The Big Line: 2024

NOTE: Percentages reflect Colorado Pols’ estimated chances of winning in the 2024 General Election in ColoradoNumbers are not intended to estimate final margin of victory.

*Indicates incumbent

LAST UPDATE: September 18, 2023



(D) Joe Biden* (80%)
Recent Bluenamis in Colorado make the state fairly safe for a Democrat in 2024.

(R) Donald Trump (20%)↓
Trump lost Colorado in 2016 and 2020. If he’s the Republican nominee in 2024, he’ll lose here again.




(D) Diana DeGette* (80%)
DeGette only has to worry about a potential Democratic Primary. While some have tried in recent cycles, nobody has been able to sustain a real challenge.




(D) Joe Neguse* (90%)
Neguse is safe here.




(R) Lauren Boebert* (40%)↓
A Republican incumbent should be at the top of this list without question given the makeup of the district. After #Beetlebert scandal, Boebert is close to losing frontrunner status.

(D) Adam Frisch (40%)
Frisch continues to build 2024 momentum after losing to Boebert by just 546 votes in 2022. In addition to strong polling numbers, Frisch outraised Boebert by nearly $1 million in the first quarter of 2023 and continues to raise big bucks.

(R) Jeffery Hurd (20%)
Hurd isn’t a well-known name, but he has some other well-known names lining up in support. If nothing else he’s going to drain resources from Boebert.

(D) Anna Stout (10%)↓
Grand Junction Mayor has a good story to tell but is getting started kind of late here (August 2023); Frisch has already raised many millions of dollars.

(L) Mark Ellworth, Jr. (2%)
Libertarian candidate almost certainly can’t win, but his presence on the ballot could absolutely impact the outcome in November 2024.



(R) Ken Buck* (80%)
Buck is vulnerable to a real Primary challenger after years of accomplishing nothing and fighting obscure partisan battles. We wouldn’t be shocked if he retired before 2024.

(D) Ike McCorkle (10%)
McCorkle is officially running for the Democratic nomination for the third consecutive cycle. He hasn’t come close to winning before, so there’s little reason to believe this will end differently in 2024.



(R) Doug Lamborn* (90%)
Lamborn is a political zombie who seemingly can’t be killed, even in a Republican Primary. We don’t understand it, but he’s been safe since first winning this seat in 2006.




(D) Jason Crow* (90%)
Redistricting made CO-06 a very safe Democratic seat for the popular and well-respected Crow. He’ll likely be here until he decides to do something else.




(D) Brittany Pettersen (80%)
Redistricting changed the makeup of a district that was represented for years by Ed Perlmutter, but Pettersen’s 15-point victory in 2022 should dissuade a serious challenge from Republicans.

(U) Ron Tupa (1%)
Longtime Boulder Democrat is running as an “Unaffiliated” candidate in a district that is nowhere near his current residence. This is the very definition of “lost cause.”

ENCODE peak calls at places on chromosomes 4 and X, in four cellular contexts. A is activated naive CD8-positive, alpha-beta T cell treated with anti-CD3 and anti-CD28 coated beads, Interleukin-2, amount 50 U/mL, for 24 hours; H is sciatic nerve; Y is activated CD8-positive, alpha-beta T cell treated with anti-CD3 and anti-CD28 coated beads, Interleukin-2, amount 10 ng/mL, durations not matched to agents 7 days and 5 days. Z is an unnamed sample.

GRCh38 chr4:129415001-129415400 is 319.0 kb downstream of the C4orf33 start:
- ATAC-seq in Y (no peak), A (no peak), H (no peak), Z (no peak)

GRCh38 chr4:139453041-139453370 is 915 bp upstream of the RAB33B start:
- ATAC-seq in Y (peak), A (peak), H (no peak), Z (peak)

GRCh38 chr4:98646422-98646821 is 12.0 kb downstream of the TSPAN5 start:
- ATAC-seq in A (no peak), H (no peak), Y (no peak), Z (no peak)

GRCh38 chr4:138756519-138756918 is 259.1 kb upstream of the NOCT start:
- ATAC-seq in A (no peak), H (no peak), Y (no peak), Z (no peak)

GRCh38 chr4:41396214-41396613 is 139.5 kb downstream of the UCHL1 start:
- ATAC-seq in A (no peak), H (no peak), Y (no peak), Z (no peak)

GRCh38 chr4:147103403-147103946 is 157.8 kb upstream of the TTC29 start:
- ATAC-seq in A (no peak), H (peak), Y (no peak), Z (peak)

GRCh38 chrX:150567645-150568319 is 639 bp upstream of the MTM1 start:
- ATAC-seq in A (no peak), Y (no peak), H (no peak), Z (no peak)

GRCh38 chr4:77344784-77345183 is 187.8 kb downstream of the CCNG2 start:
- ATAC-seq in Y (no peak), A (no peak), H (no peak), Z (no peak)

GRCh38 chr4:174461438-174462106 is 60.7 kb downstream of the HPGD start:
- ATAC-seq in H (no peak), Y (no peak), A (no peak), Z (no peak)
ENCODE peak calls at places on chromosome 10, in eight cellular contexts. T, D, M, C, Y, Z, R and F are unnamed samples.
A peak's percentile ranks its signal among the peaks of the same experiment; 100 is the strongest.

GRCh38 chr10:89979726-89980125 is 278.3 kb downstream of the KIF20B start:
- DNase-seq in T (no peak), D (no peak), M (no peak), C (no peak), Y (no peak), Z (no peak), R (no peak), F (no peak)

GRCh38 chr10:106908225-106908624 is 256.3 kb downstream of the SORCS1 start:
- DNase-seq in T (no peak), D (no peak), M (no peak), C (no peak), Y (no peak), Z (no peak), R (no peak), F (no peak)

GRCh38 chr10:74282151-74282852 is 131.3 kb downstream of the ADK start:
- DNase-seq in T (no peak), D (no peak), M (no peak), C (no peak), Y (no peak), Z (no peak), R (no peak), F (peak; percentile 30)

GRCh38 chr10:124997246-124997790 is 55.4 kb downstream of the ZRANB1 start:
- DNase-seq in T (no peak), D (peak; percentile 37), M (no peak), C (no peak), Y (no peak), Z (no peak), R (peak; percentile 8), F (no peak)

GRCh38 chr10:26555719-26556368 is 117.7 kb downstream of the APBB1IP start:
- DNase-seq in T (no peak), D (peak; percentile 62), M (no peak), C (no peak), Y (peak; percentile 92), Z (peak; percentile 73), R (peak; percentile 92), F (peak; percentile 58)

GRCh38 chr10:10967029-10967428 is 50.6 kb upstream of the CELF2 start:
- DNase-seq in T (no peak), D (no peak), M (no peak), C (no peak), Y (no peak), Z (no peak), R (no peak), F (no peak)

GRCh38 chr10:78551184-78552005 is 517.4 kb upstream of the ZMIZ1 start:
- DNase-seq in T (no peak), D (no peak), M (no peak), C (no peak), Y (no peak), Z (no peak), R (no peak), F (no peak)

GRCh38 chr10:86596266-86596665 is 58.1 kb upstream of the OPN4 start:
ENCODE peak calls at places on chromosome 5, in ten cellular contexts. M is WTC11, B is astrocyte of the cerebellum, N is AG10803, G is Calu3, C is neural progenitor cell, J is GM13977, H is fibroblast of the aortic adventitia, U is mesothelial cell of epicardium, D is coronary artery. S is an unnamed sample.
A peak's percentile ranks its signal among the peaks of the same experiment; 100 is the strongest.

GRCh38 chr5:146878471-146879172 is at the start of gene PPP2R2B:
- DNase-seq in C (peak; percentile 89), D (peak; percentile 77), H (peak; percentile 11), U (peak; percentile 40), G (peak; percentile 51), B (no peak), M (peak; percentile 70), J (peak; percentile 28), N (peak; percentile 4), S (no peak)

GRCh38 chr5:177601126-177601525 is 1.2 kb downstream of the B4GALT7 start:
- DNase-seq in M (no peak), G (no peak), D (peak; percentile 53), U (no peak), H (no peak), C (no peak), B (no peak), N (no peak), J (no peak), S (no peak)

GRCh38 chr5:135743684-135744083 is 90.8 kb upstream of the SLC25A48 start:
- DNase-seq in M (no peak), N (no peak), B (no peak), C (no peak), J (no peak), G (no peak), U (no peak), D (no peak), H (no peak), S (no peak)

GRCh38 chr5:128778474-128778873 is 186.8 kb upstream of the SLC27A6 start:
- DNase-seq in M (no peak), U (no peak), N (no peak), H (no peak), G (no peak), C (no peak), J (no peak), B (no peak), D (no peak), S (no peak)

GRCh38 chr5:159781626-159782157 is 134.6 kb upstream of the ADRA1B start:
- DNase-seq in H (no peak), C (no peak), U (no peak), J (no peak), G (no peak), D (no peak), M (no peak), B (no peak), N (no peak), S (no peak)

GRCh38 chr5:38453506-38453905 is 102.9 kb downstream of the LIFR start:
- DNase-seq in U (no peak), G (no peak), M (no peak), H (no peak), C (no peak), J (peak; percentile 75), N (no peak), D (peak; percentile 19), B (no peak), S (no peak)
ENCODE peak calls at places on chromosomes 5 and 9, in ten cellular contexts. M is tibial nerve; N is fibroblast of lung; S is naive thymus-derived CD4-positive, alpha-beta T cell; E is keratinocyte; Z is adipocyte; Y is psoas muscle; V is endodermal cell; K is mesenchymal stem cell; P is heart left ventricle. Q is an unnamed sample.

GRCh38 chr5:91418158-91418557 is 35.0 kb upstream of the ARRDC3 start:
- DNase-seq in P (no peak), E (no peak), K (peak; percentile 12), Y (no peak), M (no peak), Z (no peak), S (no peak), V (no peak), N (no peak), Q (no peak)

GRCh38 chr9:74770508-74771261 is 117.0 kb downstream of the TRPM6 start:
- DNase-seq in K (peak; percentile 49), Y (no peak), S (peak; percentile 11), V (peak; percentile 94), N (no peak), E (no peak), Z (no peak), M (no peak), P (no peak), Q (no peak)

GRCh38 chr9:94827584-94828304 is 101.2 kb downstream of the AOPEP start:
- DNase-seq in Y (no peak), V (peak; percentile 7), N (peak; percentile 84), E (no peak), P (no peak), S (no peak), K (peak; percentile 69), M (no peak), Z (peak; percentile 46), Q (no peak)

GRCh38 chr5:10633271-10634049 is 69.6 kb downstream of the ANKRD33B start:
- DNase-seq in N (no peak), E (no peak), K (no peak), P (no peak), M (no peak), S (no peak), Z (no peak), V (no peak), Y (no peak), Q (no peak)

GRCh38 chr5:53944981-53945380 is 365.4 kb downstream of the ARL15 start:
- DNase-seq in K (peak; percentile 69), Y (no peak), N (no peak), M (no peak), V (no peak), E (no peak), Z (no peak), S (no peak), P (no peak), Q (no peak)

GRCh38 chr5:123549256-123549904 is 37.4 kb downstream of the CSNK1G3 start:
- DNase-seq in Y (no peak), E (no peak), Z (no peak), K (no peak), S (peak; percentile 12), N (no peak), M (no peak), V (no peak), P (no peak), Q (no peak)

(D) Yadira Caraveo (60%)
Things can change quickly in a new congressional district, as we saw in CO-07 in the early aughts, but Republicans will need a good candidate first.

(R) Gabe Evans (30%)
Freshman State Representative wants to move on up. He’d be the first Republican state lawmaker to win a race for higher office since 2010.

(R) Scott James (30%)
Weld County Commissioner with a big closet full of skeletons.



In every recent cycle, we say that Democrats probably can’t do much to improve their majority…and then they win another seat or two. Democrats started 2022 with a 20-15 majority and ended with a 23-12 advantage.

Republicans could have retaken the majority in 2022 by flipping just four seats. After spending a record amount of money, the GOP is now even further behind.




Democrats held an unprecedented 41-24 advantage after 2020. Now that majority is 46-19. At this rate, there will be zero Republicans in the State House by 2030 [note: we did not check this math].

In 2022, we wrote here that capturing the majority would be a multi-cycle task for Republicans. After devastating election losses, this might be more of a multi-decade problem.



The “Big Line” and its contents are the exclusive creation of Colorado Pols and will be updated as conditions change prior to the 2024 General Election. It is an accurate, if unscientific, look at the races from insider perspectives from both parties. It does NOT reflect who we might like to see win, but reflects who has the best chance to win a GENERAL ELECTION based on inside information and our analysis of that information.

And yes, we are aware that our percentages don’t always add up to 100. The “Big Line” attempts to estimate odds in a General Election; when there are multiple candidates running in a Primary Election, we’re comparing apples to anvils. 

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